The platform wallet breaks down into four ways to save your STEEM, you can save it as STEEM, STEEM Power which increases your voting power, and STEEM dollars which are always worth one dollar of STEEM. There is also a savings account you can use to save.
This post is really about the steemit platform, but I’ve read that there are Windows and CLI or Command Line Interface wallets available for STEEM the cryptocurrency. Personally, I don’t think this is an issue unless you start to acquire thousands of dollars worth of STEEM, and some people on the platform do. Then you might want to look at other ways of securing your earnings. Leaving large amounts of cryptocurrency in an exchange is never a good idea either.
So I could go on and on about the platform and the Steemit wallet but this is a review and not meant to be a tutorial. If your really interested in how this all works I suggest you read the white paper, the link can be found at the bottom of the post. For the sake of not turning this review into a dissertation I’ll finish up with some pros and cons.
I’ll start with the cons so I can end on a positive note and because there really isn’t a huge downside to this platform. For some reason the wallet permissions give you 4 public and private key pairs. I don’t understand what these are for and have never had to use anything other than the main password. I’ve heard these are important for future upgrades and services the platform will offer. For now they’re just confusing.
New users to cryptocurrency have a hard time using exchanges and cashing out. Although most people comfortable with using cryptocurrency will find it easy and intuitive, new users get a little nervous cashing out, transferring around their crypto and signing up on a exchange. It would be nice if there was an easier way for new users, this however is a problem that faces all cryptos in general.
Post voting. I’ve experienced nothing but positive voting for the most part. I have heard some people complain about unfair voting practices when posting something controversial or extremely spammy so it’s worthy of mentioning. I’ve had a couple downvotes but never experienced what some people might refer to as “Vote Bullying”, but there are many people that complain about it. If a whale or someone who has accumulated a lot of STEEM Power in their wallet doesn’t like your post they can downvote it. The voting system may not be perfect and may need some improvements over time but for the most part it seems to work. Again the devs are always tweaking things so I’m sure if this is a problem it will be remedied eventually.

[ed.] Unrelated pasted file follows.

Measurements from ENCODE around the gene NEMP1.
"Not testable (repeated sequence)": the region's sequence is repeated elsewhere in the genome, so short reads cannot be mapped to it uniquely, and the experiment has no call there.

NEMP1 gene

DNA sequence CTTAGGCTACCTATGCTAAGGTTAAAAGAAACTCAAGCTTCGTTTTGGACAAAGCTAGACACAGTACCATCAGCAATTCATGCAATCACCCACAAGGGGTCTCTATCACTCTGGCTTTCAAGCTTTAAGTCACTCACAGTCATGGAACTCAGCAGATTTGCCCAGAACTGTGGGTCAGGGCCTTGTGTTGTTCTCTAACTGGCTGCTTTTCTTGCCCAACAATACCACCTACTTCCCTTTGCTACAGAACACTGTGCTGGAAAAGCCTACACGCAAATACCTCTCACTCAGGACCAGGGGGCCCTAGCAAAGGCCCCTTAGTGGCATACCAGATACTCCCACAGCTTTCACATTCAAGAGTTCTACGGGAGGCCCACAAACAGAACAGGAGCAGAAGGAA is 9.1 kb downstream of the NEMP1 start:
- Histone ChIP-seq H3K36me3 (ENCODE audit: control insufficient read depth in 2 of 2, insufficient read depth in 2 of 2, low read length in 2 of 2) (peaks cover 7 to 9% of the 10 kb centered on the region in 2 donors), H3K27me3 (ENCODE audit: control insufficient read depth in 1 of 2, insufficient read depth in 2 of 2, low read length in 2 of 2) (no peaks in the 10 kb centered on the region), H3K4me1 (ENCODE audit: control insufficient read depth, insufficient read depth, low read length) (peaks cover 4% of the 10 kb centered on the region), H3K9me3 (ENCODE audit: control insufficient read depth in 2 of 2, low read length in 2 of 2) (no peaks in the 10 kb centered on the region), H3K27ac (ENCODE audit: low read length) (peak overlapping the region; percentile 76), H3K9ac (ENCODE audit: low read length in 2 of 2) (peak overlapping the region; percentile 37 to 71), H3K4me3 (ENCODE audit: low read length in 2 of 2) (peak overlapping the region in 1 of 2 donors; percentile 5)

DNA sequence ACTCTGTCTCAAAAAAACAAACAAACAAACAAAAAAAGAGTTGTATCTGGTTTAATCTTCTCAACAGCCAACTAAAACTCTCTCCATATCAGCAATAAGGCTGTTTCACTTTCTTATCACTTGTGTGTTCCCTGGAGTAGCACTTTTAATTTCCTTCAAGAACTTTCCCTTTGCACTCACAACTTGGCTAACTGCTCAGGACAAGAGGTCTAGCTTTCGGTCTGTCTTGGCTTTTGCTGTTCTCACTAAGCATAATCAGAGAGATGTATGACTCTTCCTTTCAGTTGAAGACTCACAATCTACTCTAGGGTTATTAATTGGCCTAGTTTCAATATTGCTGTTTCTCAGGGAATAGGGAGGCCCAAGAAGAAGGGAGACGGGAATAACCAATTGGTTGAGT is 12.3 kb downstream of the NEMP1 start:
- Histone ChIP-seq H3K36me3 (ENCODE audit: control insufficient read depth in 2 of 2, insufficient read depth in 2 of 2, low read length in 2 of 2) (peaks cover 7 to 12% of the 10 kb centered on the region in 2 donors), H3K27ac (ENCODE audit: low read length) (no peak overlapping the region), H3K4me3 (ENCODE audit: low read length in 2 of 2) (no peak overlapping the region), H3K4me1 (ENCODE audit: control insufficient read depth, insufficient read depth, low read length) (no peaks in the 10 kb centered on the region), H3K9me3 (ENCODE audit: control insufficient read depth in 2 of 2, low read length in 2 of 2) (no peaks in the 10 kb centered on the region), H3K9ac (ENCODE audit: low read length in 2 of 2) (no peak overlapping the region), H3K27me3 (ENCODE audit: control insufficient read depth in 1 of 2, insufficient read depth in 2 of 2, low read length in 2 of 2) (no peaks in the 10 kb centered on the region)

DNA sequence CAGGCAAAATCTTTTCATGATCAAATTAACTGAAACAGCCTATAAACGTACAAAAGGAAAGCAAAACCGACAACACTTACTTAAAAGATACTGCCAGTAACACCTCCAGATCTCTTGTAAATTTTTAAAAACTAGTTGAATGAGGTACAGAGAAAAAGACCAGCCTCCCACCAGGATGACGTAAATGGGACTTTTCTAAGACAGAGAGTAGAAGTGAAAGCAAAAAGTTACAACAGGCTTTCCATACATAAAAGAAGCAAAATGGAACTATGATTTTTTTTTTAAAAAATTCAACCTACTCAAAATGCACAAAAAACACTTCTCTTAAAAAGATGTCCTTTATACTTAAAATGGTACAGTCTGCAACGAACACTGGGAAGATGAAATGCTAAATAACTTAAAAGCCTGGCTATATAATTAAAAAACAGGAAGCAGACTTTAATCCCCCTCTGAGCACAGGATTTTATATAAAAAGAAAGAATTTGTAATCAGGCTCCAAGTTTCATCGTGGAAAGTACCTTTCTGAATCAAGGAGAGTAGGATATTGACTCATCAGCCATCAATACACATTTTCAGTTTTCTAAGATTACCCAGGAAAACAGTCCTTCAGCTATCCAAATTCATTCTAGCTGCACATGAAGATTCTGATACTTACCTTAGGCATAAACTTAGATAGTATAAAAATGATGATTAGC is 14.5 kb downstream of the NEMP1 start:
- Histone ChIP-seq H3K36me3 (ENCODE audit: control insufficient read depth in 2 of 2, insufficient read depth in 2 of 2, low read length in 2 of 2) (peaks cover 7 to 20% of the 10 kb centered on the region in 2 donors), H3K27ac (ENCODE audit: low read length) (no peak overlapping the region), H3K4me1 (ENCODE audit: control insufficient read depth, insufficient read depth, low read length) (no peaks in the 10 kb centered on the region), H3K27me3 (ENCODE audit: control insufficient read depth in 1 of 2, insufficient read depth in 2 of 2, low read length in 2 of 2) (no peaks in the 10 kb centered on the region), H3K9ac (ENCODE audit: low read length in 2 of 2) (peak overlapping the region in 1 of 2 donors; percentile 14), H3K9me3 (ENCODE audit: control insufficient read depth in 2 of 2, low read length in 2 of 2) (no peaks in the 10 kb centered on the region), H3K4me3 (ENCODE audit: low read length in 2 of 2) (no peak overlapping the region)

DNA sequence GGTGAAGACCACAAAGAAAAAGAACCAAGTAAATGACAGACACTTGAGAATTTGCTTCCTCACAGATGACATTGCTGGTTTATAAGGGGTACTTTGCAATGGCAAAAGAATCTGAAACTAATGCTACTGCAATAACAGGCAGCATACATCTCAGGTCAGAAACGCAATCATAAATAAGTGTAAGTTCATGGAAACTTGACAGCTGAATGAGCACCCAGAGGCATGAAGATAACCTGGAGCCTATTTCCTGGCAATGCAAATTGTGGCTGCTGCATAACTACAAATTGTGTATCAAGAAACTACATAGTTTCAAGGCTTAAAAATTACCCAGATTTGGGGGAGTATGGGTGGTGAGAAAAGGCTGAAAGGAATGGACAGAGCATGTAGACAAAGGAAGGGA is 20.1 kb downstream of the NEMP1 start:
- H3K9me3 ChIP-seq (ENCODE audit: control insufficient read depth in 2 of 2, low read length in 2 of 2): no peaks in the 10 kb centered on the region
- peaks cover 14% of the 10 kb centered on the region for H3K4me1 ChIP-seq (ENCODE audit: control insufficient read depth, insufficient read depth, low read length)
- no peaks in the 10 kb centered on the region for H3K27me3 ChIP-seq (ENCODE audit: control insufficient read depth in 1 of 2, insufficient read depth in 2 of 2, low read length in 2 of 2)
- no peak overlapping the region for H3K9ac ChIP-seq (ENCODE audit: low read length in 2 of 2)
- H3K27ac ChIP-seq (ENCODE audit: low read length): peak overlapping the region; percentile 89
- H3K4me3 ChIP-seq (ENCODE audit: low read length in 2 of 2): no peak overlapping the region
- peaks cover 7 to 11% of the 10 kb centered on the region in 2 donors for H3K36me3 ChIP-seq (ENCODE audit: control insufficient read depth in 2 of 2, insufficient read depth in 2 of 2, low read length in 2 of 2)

My final con and it’s a big one for me from an investors stand point. The payout structure seems fair, but I don’t understand it completely. Again, read the white paper. Now I want it understood that this isn’t sour grapes or “oh I want more STEEM for my posts”. Without naming names, some internet celebrities receive several hundred to over a thousad dollars for a single post. One guy made over $100,000 in a week posting on the platform. These payouts seem a little extreme. Some published authors don’t even make this on their first book deal. These guys are making this with blog posts. For that I say congratulations, but this isn’t my issue with it. My issue with this is that this will amount to millions of dollars of STEEM liquidity that sooner or later will be dumped back into the market. It would seem to me that if just one of these guys decided to dump all their coin, and these things happen from time to time, it would wreak havoc on the market price of STEEM. Maybe there’s something in the white paper that safeguards against this, and I know users aren’t allowed to cash out their STEEM Power all at once, but this just seems like a recipe for disaster and could explain the downward trend of STEEM since it was at $4.00 a coin back in July.
Now for the pros! There’s a lot of them. I started out as a skeptic and ended up a believer. I love the idea of people being rewarded for good original content and Steemit does that well. I love that it introduces many new people to cryptocurrency. I love the usability of the platform and the large audience you are instantly connected with. I love the simple easy to use wallet. I could go on and on with all the things I love but my suggestion would be to just sign up on the platform and see for yourself. It may take some time to build up your following, and may take some time to start earning STEEM, but in the end I think you’ll find the experience fun and rewarding.
On a final note, I would strongly encourage anyone into blogging and social networking to give the platform a try. The community is large and growing all the time, and most of the users are extremely friendly. From an investors stand point I’m real bearish on STEEM the currency. I’m watching the market closely and waiting to see a bottom start to form and consolidate before I even consider hodling as an investment long term. I hold some earnings in my wallet, transfer a small portion each day into STEEM Power, and trade the highs and lows on the exchanges regularly. Hey, a traders got to trade! It has proven to be a fun and volatile market to trade. My personal opinion is that if STEEM can maintain a healthy market, and the dev team continues to improve on the platform at the rate they currently are, Steemit should have a long healthy life in the cryptosphere. Regardless of the end, this will be a history making project that will probably change the face of social networking as we know it. Steem on brothers and sisters! Steem on!
If you want to find out more about Steemit you can use these links. Thanks for reading and hope you decide to follow me on Steemit!
Steemit White Paper
Sign up on Steemit
Follow The Dood on Steemit